Need something with which to occupy your commuting time? How about "iTunes U"?
At least once a month, I travel 300+ kilometers between my hometown and the city where I work, to visit over a weekend. If I decide not to drive, this means I have a long coach ride of over 3 hours during which I need to entertain myself. I've recently been playing around with iTunes U, a section on the iTunes store that allows you to download free lectures from universities and cultural institutions like museums. The quality is variable, mostly because the podcasts often supplement a full course, the content of which is obviously not available to the general public. (It's quite difficult to enjoy a lecture on Heidegger, for example, if you don't have the textbook or course pack with which to follow along the professor's discussion. This is apart from the fact that it may well be objectively difficult to enjoy a lecture on Heidegger, period!)
The most successful lectures, I find, are those which stem from guest lectures by renowned scholars speaking on a topic of their choice. While they are sufficiently general to be accessible without the need for a textbook, they are also intellectually stimulating. A museum-related example is a lecture given by Jeffrey Smith, an educational psychologist now working at the University of Otago in New Zealand. For those of you without access to iTunes, here is another link to the podcast: Museum Pieces: How Cultural Institutions Educate and Civilise Society There is also a video version here. Take a listen and let me know what you think. I found some of the concepts interesting, while others seemed painfully obvious or basic - what about you?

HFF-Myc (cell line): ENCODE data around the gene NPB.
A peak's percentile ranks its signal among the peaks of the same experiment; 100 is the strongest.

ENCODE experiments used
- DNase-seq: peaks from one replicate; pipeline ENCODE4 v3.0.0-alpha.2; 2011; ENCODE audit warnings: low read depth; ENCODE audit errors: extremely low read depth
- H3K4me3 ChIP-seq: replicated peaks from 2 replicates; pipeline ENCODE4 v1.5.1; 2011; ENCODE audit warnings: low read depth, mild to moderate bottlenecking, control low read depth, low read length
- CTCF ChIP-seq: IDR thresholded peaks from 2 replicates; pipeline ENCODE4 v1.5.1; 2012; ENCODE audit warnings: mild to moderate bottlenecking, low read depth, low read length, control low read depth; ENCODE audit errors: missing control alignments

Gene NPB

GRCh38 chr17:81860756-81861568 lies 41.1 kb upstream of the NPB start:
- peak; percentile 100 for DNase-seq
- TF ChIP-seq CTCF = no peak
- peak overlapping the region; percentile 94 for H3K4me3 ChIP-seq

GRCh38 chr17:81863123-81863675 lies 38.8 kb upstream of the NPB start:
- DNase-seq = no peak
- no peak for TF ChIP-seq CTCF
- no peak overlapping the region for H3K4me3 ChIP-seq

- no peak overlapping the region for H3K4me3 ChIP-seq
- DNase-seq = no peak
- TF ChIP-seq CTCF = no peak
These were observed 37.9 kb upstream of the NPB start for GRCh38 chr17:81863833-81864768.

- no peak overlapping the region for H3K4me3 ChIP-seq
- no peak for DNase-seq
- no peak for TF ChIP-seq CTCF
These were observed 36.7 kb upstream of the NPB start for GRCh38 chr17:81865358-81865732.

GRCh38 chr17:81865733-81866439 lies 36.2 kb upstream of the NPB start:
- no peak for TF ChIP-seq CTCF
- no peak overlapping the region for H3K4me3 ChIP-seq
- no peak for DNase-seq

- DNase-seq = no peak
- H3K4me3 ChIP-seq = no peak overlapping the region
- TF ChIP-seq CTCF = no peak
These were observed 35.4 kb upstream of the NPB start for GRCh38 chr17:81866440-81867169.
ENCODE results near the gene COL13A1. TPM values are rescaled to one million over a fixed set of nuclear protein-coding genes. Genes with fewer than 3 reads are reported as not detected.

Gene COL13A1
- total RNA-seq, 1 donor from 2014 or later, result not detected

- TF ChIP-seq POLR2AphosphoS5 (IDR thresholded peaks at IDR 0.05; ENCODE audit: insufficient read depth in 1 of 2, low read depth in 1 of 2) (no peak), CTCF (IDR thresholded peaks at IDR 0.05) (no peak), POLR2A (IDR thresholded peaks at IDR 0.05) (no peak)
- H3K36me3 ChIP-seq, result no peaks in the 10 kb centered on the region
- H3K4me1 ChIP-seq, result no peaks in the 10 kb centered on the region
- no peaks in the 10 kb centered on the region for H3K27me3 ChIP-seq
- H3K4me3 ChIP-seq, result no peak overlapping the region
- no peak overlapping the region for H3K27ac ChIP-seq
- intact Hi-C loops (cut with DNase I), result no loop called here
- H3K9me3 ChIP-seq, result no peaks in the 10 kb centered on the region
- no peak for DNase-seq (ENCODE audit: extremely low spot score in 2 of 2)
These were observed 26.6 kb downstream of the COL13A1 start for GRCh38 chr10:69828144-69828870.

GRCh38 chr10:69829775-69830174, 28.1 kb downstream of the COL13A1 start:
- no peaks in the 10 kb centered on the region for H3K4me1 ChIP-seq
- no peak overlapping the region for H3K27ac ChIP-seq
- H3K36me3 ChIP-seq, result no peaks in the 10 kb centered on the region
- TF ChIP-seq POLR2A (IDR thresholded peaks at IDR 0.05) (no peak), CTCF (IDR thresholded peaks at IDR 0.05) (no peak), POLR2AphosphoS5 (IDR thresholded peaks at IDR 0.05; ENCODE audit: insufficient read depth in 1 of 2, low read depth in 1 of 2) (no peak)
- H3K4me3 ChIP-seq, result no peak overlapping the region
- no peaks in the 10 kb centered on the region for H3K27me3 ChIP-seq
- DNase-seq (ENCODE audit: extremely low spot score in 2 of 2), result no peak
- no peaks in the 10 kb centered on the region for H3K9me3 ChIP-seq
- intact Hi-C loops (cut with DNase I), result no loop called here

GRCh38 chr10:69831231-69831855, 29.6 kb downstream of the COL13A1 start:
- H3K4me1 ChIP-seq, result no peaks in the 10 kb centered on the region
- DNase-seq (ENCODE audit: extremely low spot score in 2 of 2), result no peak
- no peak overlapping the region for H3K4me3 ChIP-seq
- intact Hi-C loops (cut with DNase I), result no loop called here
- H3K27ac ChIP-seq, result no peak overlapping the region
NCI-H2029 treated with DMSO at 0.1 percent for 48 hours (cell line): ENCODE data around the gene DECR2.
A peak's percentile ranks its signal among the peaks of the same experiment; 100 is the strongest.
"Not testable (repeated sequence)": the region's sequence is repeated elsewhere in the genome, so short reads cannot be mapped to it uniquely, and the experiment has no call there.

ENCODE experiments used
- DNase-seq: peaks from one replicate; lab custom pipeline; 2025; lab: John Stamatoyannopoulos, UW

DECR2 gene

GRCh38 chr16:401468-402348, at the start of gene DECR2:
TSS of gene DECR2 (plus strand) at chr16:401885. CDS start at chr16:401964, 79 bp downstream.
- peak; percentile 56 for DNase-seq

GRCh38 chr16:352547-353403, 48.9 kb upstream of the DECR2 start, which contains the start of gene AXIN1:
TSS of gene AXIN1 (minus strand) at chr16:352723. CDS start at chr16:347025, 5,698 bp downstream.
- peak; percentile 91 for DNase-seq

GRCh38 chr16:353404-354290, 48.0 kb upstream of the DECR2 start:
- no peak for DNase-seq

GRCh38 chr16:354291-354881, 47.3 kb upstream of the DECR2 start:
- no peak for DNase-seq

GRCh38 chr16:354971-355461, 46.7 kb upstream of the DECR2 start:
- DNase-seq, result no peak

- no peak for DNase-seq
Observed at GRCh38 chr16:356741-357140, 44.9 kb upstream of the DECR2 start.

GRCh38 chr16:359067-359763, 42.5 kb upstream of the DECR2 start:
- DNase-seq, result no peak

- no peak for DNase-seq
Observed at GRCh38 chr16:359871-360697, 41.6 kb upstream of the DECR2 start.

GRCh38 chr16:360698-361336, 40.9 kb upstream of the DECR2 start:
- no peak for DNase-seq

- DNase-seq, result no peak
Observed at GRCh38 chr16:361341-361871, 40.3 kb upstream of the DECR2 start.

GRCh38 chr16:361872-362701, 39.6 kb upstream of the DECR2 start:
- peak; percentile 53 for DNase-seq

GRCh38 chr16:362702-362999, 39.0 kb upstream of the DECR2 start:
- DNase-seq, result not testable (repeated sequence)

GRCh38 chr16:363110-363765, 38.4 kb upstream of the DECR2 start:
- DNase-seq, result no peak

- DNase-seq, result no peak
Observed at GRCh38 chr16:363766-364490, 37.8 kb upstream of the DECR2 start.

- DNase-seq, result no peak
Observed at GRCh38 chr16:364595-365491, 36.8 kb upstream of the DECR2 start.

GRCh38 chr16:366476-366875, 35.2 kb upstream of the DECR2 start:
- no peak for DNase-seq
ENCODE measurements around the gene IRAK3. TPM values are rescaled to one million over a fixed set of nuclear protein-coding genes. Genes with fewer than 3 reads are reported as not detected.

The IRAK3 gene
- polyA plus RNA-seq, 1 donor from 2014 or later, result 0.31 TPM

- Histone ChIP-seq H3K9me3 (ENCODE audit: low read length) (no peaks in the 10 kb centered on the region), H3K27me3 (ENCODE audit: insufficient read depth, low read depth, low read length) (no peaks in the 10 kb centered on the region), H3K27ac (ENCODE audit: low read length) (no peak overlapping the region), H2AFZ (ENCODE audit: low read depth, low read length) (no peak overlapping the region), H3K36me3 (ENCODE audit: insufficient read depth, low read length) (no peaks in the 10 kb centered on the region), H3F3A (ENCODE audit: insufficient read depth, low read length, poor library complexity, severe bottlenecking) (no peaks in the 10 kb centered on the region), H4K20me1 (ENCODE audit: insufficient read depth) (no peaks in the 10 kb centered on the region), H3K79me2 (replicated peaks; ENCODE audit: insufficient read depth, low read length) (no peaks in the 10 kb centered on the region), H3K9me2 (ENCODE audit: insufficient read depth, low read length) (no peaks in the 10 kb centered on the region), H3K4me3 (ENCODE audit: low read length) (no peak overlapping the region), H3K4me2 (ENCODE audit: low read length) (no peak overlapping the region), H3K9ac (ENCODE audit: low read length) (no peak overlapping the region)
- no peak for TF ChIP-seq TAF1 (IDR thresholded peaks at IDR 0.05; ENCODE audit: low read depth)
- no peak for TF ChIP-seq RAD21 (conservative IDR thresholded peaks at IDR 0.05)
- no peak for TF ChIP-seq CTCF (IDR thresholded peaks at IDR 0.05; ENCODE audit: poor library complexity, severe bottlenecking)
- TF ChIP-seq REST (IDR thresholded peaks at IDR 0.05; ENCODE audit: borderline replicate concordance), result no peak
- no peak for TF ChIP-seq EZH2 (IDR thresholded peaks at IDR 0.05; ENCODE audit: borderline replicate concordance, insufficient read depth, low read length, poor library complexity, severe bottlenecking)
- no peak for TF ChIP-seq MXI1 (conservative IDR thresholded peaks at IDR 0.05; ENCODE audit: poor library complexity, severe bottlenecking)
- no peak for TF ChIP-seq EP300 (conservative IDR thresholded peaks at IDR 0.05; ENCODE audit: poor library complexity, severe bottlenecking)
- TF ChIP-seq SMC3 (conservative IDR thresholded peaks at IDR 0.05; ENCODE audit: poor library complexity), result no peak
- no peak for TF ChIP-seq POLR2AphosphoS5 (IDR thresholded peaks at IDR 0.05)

The Attic (a name which commemorates our first physical location) is, first and foremost, a site for the research students of the School of Museum Studies at the University of Leicester: a virtual community which aims to include all students, be they campus-based and full-time, or distance-learning and overseas. But we welcome contributions from students of museum studies - and allied subject areas - from outside the School and from around the world. Here you will find a lot of serious stuff, like exhibition and research seminar reviews, conference alerts and calls for papers, but there's also some 'fluff'; the things that inspire, distract and keep us going. After all, while we may be dead serious academic types, we're human too.